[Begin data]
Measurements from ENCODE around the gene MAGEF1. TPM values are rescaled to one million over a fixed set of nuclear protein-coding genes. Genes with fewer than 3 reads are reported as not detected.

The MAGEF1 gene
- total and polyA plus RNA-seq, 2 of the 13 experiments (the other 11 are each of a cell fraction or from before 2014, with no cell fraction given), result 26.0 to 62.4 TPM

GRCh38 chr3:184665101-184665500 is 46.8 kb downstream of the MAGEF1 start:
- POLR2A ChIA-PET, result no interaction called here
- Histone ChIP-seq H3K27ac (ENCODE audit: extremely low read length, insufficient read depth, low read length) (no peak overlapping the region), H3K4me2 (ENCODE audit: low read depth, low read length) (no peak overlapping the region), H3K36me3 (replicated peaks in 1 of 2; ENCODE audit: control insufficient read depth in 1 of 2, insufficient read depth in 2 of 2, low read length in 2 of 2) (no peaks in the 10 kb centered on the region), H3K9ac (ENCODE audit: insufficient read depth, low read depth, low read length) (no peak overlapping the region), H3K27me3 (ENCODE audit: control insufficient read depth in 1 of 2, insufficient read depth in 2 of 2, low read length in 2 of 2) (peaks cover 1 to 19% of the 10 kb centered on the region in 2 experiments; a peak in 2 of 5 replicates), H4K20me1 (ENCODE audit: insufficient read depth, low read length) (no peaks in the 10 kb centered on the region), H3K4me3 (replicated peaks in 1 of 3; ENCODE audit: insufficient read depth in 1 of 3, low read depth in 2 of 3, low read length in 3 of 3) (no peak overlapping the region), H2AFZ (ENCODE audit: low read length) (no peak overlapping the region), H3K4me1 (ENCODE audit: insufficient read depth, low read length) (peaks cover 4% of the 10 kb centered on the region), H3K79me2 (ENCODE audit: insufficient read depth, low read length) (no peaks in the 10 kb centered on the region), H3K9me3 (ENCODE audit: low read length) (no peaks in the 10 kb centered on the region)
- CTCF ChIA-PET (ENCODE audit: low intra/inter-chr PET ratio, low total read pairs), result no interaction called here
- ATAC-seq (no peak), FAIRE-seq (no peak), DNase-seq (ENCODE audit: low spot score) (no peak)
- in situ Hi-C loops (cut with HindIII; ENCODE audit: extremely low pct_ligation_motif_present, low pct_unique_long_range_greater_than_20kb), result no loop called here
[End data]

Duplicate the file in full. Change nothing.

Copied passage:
Measurements from ENCODE around the gene MAGEF1. TPM values are rescaled to one million over a fixed set of nuclear protein-coding genes. Genes with fewer than 3 reads are reported as not detected.

The MAGEF1 gene
- total and polyA plus RNA-seq, 2 of the 13 experiments (the other 11 are each of a cell fraction or from before 2014, with no cell fraction given), result 26.0 to 62.4 TPM

GRCh38 chr3:184665101-184665500 is 46.8 kb downstream of the MAGEF1 start:
- POLR2A ChIA-PET, result no interaction called here
- Histone ChIP-seq H3K27ac (ENCODE audit: extremely low read length, insufficient read depth, low read length) (no peak overlapping the region), H3K4me2 (ENCODE audit: low read depth, low read length) (no peak overlapping the region), H3K36me3 (replicated peaks in 1 of 2; ENCODE audit: control insufficient read depth in 1 of 2, insufficient read depth in 2 of 2, low read length in 2 of 2) (no peaks in the 10 kb centered on the region), H3K9ac (ENCODE audit: insufficient read depth, low read depth, low read length) (no peak overlapping the region), H3K27me3 (ENCODE audit: control insufficient read depth in 1 of 2, insufficient read depth in 2 of 2, low read length in 2 of 2) (peaks cover 1 to 19% of the 10 kb centered on the region in 2 experiments; a peak in 2 of 5 replicates), H4K20me1 (ENCODE audit: insufficient read depth, low read length) (no peaks in the 10 kb centered on the region), H3K4me3 (replicated peaks in 1 of 3; ENCODE audit: insufficient read depth in 1 of 3, low read depth in 2 of 3, low read length in 3 of 3) (no peak overlapping the region), H2AFZ (ENCODE audit: low read length) (no peak overlapping the region), H3K4me1 (ENCODE audit: insufficient read depth, low read length) (peaks cover 4% of the 10 kb centered on the region), H3K79me2 (ENCODE audit: insufficient read depth, low read length) (no peaks in the 10 kb centered on the region), H3K9me3 (ENCODE audit: low read length) (no peaks in the 10 kb centered on the region)
- CTCF ChIA-PET (ENCODE audit: low intra/inter-chr PET ratio, low total read pairs), result no interaction called here
- ATAC-seq (no peak), FAIRE-seq (no peak), DNase-seq (ENCODE audit: low spot score) (no peak)
- in situ Hi-C loops (cut with HindIII; ENCODE audit: extremely low pct_ligation_motif_present, low pct_unique_long_range_greater_than_20kb), result no loop called here